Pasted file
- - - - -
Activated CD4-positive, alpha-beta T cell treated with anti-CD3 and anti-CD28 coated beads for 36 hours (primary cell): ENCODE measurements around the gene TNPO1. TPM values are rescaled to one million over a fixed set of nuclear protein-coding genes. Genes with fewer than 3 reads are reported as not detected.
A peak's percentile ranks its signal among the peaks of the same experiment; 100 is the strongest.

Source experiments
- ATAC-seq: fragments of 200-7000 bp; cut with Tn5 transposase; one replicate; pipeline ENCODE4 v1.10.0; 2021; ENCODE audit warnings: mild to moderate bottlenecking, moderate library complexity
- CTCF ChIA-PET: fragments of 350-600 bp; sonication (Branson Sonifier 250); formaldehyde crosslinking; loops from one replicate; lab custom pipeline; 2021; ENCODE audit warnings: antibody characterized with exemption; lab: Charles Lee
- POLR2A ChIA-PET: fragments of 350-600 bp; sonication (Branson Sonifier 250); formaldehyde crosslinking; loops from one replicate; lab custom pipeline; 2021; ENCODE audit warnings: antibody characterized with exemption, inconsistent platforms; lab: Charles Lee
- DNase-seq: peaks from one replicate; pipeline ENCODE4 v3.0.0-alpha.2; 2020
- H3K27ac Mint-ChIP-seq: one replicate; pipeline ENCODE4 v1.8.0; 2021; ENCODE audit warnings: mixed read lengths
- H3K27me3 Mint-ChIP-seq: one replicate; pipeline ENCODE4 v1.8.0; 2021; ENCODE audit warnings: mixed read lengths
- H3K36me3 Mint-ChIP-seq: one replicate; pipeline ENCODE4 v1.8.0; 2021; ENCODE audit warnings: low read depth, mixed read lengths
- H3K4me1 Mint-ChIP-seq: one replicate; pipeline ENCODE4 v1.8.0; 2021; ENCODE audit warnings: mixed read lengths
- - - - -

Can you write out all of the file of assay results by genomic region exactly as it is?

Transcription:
Activated CD4-positive, alpha-beta T cell treated with anti-CD3 and anti-CD28 coated beads for 36 hours (primary cell): ENCODE measurements around the gene TNPO1. TPM values are rescaled to one million over a fixed set of nuclear protein-coding genes. Genes with fewer than 3 reads are reported as not detected.
A peak's percentile ranks its signal among the peaks of the same experiment; 100 is the strongest.

Source experiments
- ATAC-seq: fragments of 200-7000 bp; cut with Tn5 transposase; one replicate; pipeline ENCODE4 v1.10.0; 2021; ENCODE audit warnings: mild to moderate bottlenecking, moderate library complexity
- CTCF ChIA-PET: fragments of 350-600 bp; sonication (Branson Sonifier 250); formaldehyde crosslinking; loops from one replicate; lab custom pipeline; 2021; ENCODE audit warnings: antibody characterized with exemption; lab: Charles Lee
- POLR2A ChIA-PET: fragments of 350-600 bp; sonication (Branson Sonifier 250); formaldehyde crosslinking; loops from one replicate; lab custom pipeline; 2021; ENCODE audit warnings: antibody characterized with exemption, inconsistent platforms; lab: Charles Lee
- DNase-seq: peaks from one replicate; pipeline ENCODE4 v3.0.0-alpha.2; 2020
- H3K27ac Mint-ChIP-seq: one replicate; pipeline ENCODE4 v1.8.0; 2021; ENCODE audit warnings: mixed read lengths
- H3K27me3 Mint-ChIP-seq: one replicate; pipeline ENCODE4 v1.8.0; 2021; ENCODE audit warnings: mixed read lengths
- H3K36me3 Mint-ChIP-seq: one replicate; pipeline ENCODE4 v1.8.0; 2021; ENCODE audit warnings: low read depth, mixed read lengths
- H3K4me1 Mint-ChIP-seq: one replicate; pipeline ENCODE4 v1.8.0; 2021; ENCODE audit warnings: mixed read lengths